Eco Habitat will be hosting it’s annual workshop on greenhouse IPM on March 5th in Vineland, so mark your calendars! This year’s theme is “Achieving Sustainable Biocontrol”, and includes guest speakers discussing how pest monitoring software can improve your IPM program. Keep reading for all the details.
With the holiday season over, it’s time to turn our attention to Spring bedding crops. Although here for a brief window, the diversity of these crops means you’re bound to encounter some sort of disease and insect problems.
One way you can head off issues is to plan and prepare now. This post has important tips on sanitation for common spring crop diseases, dips and early sprays to prevent key pests, as well as tips on where to spend your biocontrol dollars.
Once again, Focus Greenhouse Management and Jeffery’s Greenhouse are partnering to bring us the 2019 Poinsettia Open House!
There will be presentations on pest management in poinsettia, troubleshooting production issues as well as plant growth regular trials. And, as always, there will be lots and lots of poinsettia varieties to look at!
Read on for more details including speakers and sales reps that will be present.
It’s that time of year again where it’s “do or die” time in Poinsettia: either your biocontrol program is on track, or it’s time to see if pesticides work.
Here’s what to look for in your crop to help you make the decision, including acceptable infestation levels and evidence of successful biocontrol.
This post also contains information on chemical options for Bemisia whitefly in 2019.
It’s that time of year again where two of our biggest crops cross over: fall pot mums and poinsettia. This means growers have to simultaneously keep an eye on the two biggest pests in the industry: thrips (usually western flower thrips) and Bemisia whitefly.
Here’s how things are shaping up with these pests and where they might be going.
Okay, so Poinsettia don’t really get that many problems. But when issues arise, they can hit a crop fast and hard. Whitefly, Lewis mite, root rots, and nutritional issues can all quickly derail a quality crop.
Here’s a month by month guide on what you should be looking for to prevent small problems from becoming big issues.
Here in Canada, we’ve been talking for years about research on the highly effective method of dipping your poinsettia cuttings in low-risk pesticides to reduce starting whitefly populations.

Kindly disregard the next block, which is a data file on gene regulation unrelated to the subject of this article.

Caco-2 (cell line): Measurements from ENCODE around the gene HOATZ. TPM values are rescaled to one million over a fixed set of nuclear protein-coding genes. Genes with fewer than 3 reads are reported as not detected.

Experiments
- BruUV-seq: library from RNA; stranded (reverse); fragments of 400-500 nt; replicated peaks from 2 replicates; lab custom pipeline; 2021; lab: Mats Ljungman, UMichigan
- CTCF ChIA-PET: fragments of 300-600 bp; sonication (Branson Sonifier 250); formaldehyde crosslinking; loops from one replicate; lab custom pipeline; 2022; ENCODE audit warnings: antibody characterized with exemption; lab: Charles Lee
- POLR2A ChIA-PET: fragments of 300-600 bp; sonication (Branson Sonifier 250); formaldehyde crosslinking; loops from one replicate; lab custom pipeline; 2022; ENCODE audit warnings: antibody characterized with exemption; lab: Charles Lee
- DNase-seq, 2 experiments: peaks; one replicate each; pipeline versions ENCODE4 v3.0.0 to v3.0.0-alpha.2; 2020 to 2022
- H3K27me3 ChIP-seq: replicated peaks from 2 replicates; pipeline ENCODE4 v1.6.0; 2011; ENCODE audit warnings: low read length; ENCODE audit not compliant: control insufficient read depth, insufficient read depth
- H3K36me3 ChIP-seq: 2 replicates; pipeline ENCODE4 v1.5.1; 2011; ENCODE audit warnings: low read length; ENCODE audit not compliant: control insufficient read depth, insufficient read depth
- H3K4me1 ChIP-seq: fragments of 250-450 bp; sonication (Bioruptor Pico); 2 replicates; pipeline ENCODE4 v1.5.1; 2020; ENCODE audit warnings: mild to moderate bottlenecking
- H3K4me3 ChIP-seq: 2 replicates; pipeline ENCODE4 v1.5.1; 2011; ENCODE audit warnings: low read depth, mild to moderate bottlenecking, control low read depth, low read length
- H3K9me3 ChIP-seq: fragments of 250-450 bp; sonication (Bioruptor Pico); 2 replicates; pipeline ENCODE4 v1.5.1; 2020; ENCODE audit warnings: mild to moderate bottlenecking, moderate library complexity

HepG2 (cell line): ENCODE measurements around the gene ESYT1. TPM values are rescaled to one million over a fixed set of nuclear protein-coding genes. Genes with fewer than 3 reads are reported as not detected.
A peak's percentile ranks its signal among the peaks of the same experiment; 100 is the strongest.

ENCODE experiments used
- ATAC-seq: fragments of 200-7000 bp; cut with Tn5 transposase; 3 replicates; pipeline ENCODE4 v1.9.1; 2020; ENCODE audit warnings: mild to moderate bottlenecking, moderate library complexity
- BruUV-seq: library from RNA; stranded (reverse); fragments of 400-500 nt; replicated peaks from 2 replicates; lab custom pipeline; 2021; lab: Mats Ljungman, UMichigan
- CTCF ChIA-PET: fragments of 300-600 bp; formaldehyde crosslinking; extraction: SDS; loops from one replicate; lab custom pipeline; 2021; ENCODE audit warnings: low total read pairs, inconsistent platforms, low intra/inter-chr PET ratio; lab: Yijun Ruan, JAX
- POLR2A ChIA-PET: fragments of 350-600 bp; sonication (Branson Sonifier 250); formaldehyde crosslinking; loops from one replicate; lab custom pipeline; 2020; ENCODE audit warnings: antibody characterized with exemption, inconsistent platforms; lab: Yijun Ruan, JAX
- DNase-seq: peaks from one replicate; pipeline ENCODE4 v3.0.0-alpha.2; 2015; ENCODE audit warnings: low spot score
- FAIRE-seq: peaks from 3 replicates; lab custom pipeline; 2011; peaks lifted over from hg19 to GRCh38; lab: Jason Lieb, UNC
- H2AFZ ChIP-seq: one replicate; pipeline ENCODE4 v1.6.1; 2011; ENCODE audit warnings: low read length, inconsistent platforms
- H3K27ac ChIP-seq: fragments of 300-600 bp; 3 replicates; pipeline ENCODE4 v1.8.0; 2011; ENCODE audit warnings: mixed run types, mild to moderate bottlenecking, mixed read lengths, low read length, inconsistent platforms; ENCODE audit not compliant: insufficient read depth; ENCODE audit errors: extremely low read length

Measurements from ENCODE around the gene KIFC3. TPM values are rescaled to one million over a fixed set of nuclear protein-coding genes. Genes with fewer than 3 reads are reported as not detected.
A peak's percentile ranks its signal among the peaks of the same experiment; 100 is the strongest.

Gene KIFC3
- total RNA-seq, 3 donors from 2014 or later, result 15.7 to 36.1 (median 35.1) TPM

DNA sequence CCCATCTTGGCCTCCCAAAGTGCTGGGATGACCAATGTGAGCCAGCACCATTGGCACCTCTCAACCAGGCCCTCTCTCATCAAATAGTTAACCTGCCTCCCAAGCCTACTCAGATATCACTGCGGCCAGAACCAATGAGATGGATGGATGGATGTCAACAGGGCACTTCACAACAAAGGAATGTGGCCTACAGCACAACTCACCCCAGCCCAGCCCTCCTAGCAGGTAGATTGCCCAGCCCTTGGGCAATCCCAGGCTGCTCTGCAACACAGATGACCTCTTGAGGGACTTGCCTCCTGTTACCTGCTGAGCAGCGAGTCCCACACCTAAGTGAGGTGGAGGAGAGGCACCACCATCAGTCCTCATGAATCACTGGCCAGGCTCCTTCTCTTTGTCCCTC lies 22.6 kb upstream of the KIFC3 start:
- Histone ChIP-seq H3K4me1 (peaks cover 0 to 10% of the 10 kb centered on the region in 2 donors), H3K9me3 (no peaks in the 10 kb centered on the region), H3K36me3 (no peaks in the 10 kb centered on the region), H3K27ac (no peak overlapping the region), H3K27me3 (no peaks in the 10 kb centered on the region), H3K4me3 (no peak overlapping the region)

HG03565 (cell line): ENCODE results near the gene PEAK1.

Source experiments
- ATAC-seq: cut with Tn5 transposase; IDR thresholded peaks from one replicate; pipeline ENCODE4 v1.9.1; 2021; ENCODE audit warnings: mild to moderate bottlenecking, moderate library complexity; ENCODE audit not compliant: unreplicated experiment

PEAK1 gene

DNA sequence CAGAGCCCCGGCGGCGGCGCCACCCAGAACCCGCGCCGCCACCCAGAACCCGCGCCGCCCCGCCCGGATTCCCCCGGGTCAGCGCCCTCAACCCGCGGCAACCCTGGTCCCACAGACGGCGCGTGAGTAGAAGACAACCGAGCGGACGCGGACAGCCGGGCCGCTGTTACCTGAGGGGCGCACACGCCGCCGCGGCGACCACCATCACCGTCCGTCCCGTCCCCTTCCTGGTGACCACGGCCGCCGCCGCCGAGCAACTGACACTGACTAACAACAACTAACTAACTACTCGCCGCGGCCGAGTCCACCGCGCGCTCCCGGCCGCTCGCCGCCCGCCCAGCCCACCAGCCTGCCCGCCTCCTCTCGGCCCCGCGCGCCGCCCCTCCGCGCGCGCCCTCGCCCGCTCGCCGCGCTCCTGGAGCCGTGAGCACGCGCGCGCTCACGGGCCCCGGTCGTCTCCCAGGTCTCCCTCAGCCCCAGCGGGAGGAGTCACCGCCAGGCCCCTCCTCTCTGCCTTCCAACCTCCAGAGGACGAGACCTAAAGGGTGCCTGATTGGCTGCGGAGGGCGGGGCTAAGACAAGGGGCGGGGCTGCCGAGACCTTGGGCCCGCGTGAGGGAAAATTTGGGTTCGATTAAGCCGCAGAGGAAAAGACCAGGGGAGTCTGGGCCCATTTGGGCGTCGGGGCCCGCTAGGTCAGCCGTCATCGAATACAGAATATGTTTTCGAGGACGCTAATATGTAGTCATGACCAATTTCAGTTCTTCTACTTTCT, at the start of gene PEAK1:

Thanks to Dr. Rose Buitenhuis (VRIC), Cary Gates (FCO) and BioWorks, the label for BotaniGard WP has now officially been expanded to include dip applications. This now adds to our arsenal (see below for more dip products).
Read on for the current BotaniGard label and how dipping can help improve your Bemisia whitefly program this year, whether you’re using pesticides or biocontrol.
T’is poinsettia sticking season once again, and the question always comes down to the same thing: do I use chemicals to control Bemisia whitefly and hope it works this year? Or do I switch to biological control? Here we show some head to head comparisons that can help you decide.
Echinothrips americanus is an interesting pest in Ontario. An occasional pest of little concern for some, its presence often plagues others (i.e. cut flower growers). The greenhouse research team at Wageningen University & Research has been working to find reliable, effective biocontrol strategies for this Echinothrips.
Read on for their latest update on what’s working, and how this applies to Canadian growers.
Note: This is a re-post but contains important information on use of DDVP (dichlorvos) with mite sachets. (See point 4!)
In 2017, I had an interaction with a grower where their long-standing biocontrol program for thrips suddenly seemed to be failing. After a (too long) investigation by myself, the grower, and consultants, we found out the horrible truth: their predatory mites were being MURDERED (Duh dun DUHNNN!)… By improper storage.
This post focuses on all the ways YOU might also be guilty of mite murder, and how to make sure your mites are still alive and kicking in those little sachets.